Many people think donkeys are stubborn. That’s just not true. They are actually intelligent and are fast learners. If you want to entertain them, give them a puzzle to solve. Mine open gates and turn on water hydrants if I don’t secure them. They also love to sneak up behind me to steal a mouthful of feed or nip at my backside or shoulder. If I suddenly turn to face them while walking across a pasture, they gleefully scamper away and wait for me to resume. Today, Elpis realizes this is not play time.

Unlike horses, a donkey doesn’t flee to escape danger. They often stand their ground and observe, almost analytical. Donkeys have a highly developed sense of self-preservation and aren’t afraid to protect themselves when they feel threatened. With exceptional memories, donkeys will remember good and bad experiences and often base their behavior on those memories. A donkey doesn’t see their behavior as being good or bad, only was it effective for them (i.e. did they get what they wanted?).

After a few more unsuccessful attempts, the farriers decide it’s time to restrain her. As shown in the photo, this involves placing a soft rope around one of her legs and using it to help teach her to release her foot to the farrier. By repeating this up and down exercise, touching her leg, foot, and hoof, the farrier is showing her he is not a threat. If she resists, he allows her to have her foot back and offers reassurance. After a few minutes, trust develops, and she freely gives Ryan her foot. Now, she can be trimmed safely. Still tied to her foot, the rope now hangs limp.

While donkeys can’t kick you with their front legs, those powerful rear ones can reach out and get you quickly from either a forward or backward position. With lots of patient movements and a calm voice, Ryan establishes a level of trust between him and Elpis. By the time he gets to the other side, the rope is no longer required.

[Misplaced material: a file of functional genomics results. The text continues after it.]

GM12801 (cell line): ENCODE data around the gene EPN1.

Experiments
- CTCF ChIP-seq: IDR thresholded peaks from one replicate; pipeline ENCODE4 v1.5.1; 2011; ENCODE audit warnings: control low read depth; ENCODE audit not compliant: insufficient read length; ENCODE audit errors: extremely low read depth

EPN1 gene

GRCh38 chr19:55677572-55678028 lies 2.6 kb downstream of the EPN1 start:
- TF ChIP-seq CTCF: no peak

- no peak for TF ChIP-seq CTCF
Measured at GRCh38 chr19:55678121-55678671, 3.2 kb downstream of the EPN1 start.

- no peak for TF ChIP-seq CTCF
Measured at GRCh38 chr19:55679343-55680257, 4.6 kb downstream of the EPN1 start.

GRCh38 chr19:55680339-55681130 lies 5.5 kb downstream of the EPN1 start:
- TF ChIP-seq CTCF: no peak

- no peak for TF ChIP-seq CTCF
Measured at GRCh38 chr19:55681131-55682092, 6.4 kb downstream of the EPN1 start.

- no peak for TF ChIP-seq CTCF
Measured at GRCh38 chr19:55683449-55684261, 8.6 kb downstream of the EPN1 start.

Taking three times longer to trim than Magic, I recalled how he had to learn these same lessons five years earlier. Before leading her back to the barn, Bubba wanted to make sure this session ended on a positive note. At his urging, I spent several minutes leaning into Elpis, petting and stroking her, and giving her lots of handling, attention, and affection. You could almost feel her relaxing with each passing moment.

Packing up their gear, I realized Elpis wasn’t the only one learning today. While my little donkey learned she could trust the farriers not to harm her, Ryan and I were also learning. Bubba guided his young apprentice on how to calm and teach a frightened donkey. In that, I saw many similarities to the way the Holy Spirit has calmly guided me to learn His lessons of trust and grace. Ryan is fast-becoming a superb farrier and Bubba proudly exclaims “Ryan will soon be a much better farrier than I am.” In this apprenticeship, I see an example of how we more experienced Christians should endeavor to disciple those coming behind us. By restraining Elpis’ movements, yet giving her the freedom to learn and decide, she quickly established trust with the farrier.